| O tempora, o mores
The curtain will come down on the cricket bonanza this evening. There will be celebrations somewhere and heartbreaks somewhere else. In India, enthusiasm for the match is obviously unbounded, especially as the national team, written off as a non-starter in the beginning of the tournament, has emerged as a formidable challenger to the Aussie cricket machine. Bombs over Baghdad have done nothing to dilute this enthusiasm. Indeed, George Orwell’s famous jibe about sports being war minus the shooting has come to acquire something of an ominous ring in the present context.
In both India and Pakistan, cricket, however much this might depress the genuine cricket lover, has come to be imbricated with politics and nationalist passions. This is perhaps more true for India than for Pakistan. This Indian team for the World Cup has the unique distinction of being mentioned by the president in his speech to both houses of Parliament; of receiving good wishes from the prime minister and the deputy prime minister; and, if reports are to be believed, the chief minister of West Bengal has been speaking to the captain of the team over the telephone not infrequently. In fact, if the Iraq war had not intervened, Atal Bihari Vajpayee would have travelled to South Africa to watch the finals. Now, alas, he can only pray for the Indian team and for George W. Bush. This involvement of politicians is a new feature even in a country where, thanks to history, cricket and politics have never really been as separate as they should perhaps have been.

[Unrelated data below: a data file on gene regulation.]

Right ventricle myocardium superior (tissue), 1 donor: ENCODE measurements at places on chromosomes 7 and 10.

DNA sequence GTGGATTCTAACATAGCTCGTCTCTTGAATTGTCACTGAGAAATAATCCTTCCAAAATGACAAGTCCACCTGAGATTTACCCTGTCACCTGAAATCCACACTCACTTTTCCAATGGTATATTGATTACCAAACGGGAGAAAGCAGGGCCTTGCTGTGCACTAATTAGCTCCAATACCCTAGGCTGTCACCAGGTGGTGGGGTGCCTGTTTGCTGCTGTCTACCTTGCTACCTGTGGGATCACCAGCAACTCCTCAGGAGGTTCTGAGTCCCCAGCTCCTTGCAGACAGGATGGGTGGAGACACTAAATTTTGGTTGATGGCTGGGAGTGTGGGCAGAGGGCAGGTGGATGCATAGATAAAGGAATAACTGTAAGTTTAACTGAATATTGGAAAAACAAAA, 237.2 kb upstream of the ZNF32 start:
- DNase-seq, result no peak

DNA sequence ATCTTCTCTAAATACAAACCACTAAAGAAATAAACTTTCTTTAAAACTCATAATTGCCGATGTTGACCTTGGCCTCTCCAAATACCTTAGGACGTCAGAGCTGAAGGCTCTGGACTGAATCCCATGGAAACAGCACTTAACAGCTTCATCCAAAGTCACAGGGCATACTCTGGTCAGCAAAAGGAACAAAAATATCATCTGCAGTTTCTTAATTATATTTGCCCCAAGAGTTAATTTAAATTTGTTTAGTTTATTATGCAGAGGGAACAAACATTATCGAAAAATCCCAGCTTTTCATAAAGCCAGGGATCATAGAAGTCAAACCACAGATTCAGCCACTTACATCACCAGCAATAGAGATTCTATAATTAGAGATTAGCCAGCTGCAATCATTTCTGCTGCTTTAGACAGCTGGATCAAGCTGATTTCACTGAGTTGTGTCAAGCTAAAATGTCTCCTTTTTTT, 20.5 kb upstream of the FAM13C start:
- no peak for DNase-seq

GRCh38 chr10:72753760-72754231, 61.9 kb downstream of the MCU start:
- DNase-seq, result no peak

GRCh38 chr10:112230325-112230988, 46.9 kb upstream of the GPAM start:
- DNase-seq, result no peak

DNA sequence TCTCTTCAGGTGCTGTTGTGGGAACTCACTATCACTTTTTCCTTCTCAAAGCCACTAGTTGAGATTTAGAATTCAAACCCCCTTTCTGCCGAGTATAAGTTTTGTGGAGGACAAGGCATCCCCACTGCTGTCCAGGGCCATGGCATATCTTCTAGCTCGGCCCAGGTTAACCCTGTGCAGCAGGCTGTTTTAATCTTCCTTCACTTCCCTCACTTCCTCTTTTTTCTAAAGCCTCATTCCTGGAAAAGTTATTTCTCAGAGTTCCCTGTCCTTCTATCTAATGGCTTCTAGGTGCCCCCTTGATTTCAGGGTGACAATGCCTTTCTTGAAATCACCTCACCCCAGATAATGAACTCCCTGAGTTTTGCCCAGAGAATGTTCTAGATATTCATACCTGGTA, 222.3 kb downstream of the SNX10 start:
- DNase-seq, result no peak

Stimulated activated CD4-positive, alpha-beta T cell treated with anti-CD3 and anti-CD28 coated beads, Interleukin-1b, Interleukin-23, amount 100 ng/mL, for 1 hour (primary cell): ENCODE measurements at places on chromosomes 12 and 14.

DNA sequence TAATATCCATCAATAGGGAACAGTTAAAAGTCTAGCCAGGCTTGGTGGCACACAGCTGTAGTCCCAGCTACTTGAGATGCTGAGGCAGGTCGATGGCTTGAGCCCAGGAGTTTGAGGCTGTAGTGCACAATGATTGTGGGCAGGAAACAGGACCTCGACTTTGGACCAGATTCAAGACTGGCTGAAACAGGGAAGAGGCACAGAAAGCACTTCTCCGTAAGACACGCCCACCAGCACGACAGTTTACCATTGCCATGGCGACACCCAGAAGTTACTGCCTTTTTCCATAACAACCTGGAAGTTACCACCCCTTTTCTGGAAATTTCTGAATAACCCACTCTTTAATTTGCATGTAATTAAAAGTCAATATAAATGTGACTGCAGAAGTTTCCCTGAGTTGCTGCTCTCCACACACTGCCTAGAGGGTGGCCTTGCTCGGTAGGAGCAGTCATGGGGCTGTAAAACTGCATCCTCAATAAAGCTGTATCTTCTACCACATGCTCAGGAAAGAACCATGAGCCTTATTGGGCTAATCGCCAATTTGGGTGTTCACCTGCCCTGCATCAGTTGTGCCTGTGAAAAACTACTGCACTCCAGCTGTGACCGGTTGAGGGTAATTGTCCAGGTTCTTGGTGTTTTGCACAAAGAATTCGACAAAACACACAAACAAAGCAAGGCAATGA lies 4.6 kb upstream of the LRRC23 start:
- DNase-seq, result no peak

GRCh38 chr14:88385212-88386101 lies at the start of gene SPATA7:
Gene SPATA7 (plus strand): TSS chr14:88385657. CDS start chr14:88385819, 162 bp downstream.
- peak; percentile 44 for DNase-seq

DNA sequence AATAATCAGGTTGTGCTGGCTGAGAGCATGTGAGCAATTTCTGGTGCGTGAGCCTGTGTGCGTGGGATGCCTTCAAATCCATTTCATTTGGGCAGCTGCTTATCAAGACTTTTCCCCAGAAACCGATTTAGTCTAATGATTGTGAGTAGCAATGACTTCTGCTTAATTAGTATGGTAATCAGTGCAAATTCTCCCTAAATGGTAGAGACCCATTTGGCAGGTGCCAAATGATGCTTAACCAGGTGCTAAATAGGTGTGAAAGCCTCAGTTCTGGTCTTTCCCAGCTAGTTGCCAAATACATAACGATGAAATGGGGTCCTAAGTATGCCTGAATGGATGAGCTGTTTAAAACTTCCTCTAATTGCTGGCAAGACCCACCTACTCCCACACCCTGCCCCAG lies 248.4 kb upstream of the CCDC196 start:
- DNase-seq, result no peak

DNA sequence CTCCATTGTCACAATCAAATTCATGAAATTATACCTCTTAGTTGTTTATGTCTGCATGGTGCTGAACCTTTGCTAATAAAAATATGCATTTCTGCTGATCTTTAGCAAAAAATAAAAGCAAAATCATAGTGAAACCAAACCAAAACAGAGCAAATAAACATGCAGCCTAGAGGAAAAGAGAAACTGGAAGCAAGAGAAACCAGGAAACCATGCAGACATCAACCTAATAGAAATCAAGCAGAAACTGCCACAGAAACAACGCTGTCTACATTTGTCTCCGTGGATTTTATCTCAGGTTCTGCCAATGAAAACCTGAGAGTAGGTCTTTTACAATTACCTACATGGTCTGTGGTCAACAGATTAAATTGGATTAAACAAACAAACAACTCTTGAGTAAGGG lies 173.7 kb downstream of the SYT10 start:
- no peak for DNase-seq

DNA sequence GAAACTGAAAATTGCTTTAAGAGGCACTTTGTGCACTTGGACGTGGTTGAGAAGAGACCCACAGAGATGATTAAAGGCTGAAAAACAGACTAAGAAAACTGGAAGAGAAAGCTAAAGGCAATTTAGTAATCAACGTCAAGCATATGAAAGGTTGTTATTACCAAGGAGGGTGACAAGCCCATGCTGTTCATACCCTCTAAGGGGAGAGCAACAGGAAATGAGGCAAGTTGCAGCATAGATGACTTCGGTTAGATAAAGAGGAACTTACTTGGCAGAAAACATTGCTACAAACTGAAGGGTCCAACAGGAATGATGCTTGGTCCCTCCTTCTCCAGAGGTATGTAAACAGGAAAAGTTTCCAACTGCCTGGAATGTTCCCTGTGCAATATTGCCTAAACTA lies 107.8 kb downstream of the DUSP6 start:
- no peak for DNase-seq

It will not be unfair to ascribe this interest of leading politicians in cricket to something more than their personal fondness for the game. Cricket commands popular enthusiasm, it determines popular sentiments and passions. It has come to acquire features of mass hysteria. Politicians, like the media, can ignore this only at their own peril. It is difficult to pinpoint what has endowed to cricket in India this mass dimension. One factor must be the fact that cricket is the only game in which India is half way good. The other must be rising expectations: after 1983, fans expect India to win. But a more important point to remember here is the nature of response to the one-day game. Test cricket does not evoke the same kind of response among the people and the politicians.
One-day cricket is instant and packaged excitement and entertainment. There is always a decision. To enjoy this, there is no demand to understand the finer points of the game. It thus sells itself easily to viewers and thus to sponsors, advertisers and television channels. Popularity creates the hype, and the hype feeds the popularity. It is a vicious or a virtuous cycle depending how you want your cricket played and appreciated. Technology has, of course, a part to play in the hype and popularity since it has enabled the game to enter the sitting rooms of people. For the discerning viewer, it has made visible aspects of the game which were invisible from the stands. The downside of this is, of course, the bizarre situation in which everyone fancies himself to be an expert on cricket. But when former cricketers and self-styled experts utter banalities and arrant nonsense on television, one cannot complain too much about homespun experts. This has to be accepted as the price of popularity. Quantity does change quality and adversely most of the time.